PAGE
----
The invasion began shortly after midnight on the morning of 6 June with extensive aerial and naval bombardment as well as an airborne assault—the landing of 24,000 American, British, and Canadian airborne troops. The early morning aerial assault was soon followed by Allied amphibious landings on the coast of France c. 06:30. The target 50-mile (80 km) stretch of the Normandy coast was divided into five sectors: Utah, Omaha, Gold, Juno, and Sword. Strong winds blew the landing craft east of their intended positions, particularly at Utah and Omaha.

[Heavy fire]

The men landed under heavy fire from gun emplacements overlooking the beaches, and the shore was mined and covered with obstacles such as wooden stakes, metal tripods, and barbed wire, making the work of the beach-clearing teams difficult and dangerous. Casualties were heaviest at Omaha, with its high cliffs. At Gold, Juno, and Sword, several fortified towns were cleared in house-to-house fighting, and two major gun emplacements at Gold were disabled using specialised tanks.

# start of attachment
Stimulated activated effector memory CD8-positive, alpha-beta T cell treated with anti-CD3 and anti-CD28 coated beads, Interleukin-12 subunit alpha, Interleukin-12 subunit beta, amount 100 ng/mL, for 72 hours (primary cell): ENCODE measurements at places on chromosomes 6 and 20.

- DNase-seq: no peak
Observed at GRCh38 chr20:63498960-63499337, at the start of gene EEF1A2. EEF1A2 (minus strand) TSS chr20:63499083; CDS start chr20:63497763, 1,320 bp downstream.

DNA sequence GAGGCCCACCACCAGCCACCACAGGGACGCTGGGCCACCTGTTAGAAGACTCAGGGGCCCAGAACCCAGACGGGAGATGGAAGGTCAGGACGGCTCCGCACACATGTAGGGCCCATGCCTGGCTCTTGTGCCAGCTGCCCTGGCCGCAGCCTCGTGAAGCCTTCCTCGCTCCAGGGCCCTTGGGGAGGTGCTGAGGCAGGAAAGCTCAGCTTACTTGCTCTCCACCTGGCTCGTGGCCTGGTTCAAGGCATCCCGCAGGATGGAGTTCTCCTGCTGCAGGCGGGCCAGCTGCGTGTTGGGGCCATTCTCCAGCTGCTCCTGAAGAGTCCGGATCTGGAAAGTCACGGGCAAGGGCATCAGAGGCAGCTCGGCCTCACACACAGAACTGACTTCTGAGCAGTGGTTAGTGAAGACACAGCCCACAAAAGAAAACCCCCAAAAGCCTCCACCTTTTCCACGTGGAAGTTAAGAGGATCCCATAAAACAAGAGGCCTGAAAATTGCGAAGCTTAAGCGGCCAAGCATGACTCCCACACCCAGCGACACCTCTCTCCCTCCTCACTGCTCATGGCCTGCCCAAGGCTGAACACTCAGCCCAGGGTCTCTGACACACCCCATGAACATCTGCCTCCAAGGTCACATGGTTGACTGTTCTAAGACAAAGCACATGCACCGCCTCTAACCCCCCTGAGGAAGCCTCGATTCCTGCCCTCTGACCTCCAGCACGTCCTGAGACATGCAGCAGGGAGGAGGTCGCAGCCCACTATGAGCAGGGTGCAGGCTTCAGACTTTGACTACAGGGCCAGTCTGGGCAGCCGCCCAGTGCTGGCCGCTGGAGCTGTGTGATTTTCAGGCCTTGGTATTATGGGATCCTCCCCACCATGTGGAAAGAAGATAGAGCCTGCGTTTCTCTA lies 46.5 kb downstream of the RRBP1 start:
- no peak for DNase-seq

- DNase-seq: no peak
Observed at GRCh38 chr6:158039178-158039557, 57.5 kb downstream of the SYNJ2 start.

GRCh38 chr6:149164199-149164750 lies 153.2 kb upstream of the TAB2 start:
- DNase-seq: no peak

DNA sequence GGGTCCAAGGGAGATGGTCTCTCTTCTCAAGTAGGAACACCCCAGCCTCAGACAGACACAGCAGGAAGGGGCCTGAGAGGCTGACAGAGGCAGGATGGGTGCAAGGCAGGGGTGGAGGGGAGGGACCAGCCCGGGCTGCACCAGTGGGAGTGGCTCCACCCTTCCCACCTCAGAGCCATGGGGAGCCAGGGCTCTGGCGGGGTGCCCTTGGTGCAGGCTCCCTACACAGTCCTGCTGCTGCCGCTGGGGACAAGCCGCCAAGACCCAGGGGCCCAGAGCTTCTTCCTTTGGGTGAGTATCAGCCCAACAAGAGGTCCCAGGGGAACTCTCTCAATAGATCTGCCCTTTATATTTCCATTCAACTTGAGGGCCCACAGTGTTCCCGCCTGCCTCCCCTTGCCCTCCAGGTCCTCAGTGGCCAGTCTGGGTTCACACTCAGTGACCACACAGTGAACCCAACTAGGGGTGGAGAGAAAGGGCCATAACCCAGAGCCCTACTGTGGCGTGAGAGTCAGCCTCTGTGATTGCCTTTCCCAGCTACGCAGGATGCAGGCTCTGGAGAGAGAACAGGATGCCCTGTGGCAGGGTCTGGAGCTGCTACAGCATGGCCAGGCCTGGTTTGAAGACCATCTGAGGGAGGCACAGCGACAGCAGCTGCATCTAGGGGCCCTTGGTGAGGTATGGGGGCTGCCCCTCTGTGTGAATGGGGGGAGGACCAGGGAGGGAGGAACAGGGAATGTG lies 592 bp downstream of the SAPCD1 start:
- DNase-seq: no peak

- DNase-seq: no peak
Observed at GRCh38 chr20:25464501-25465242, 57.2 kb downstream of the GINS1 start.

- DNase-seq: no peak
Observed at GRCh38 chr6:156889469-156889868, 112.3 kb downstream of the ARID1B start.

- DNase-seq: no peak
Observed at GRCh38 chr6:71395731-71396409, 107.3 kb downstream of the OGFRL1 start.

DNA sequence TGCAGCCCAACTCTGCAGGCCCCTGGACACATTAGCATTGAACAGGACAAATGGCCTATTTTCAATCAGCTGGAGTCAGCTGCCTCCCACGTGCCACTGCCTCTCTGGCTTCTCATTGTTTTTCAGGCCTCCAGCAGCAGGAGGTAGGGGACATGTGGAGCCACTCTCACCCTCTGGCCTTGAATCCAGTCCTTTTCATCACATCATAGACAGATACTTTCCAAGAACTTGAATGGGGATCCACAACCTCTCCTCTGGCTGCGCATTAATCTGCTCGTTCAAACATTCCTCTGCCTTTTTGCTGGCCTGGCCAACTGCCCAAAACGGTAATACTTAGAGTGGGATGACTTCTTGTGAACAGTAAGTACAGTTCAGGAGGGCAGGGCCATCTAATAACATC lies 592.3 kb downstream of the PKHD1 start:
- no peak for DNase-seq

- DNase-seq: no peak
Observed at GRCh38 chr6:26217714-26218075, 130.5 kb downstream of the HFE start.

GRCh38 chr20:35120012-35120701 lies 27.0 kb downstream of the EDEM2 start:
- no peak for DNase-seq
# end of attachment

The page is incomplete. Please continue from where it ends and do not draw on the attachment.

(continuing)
[Foothold gained]

The Allies failed to achieve any of their major goals beyond the establishment of the beachheads on the first day. Carentan, Saint-Lô, and Bayeux remained in German hands, and Caen, a major objective, was not captured until 21 July. Only two of the beaches (Juno and Gold) were linked on the first day, and all five beachheads were not connected until 12 June; however, the operation gained a foothold that the Allies gradually expanded over the coming months. German casualties on D-Day have been estimated at 4,000 to 9,000 men. Allied casualties were documented for at least 10,000, with 4,414 confirmed dead.

Aftermath

The Germans never achieved Hitler's stated aim of "throwing the Allies back into the sea" on D-Day or anytime thereafter.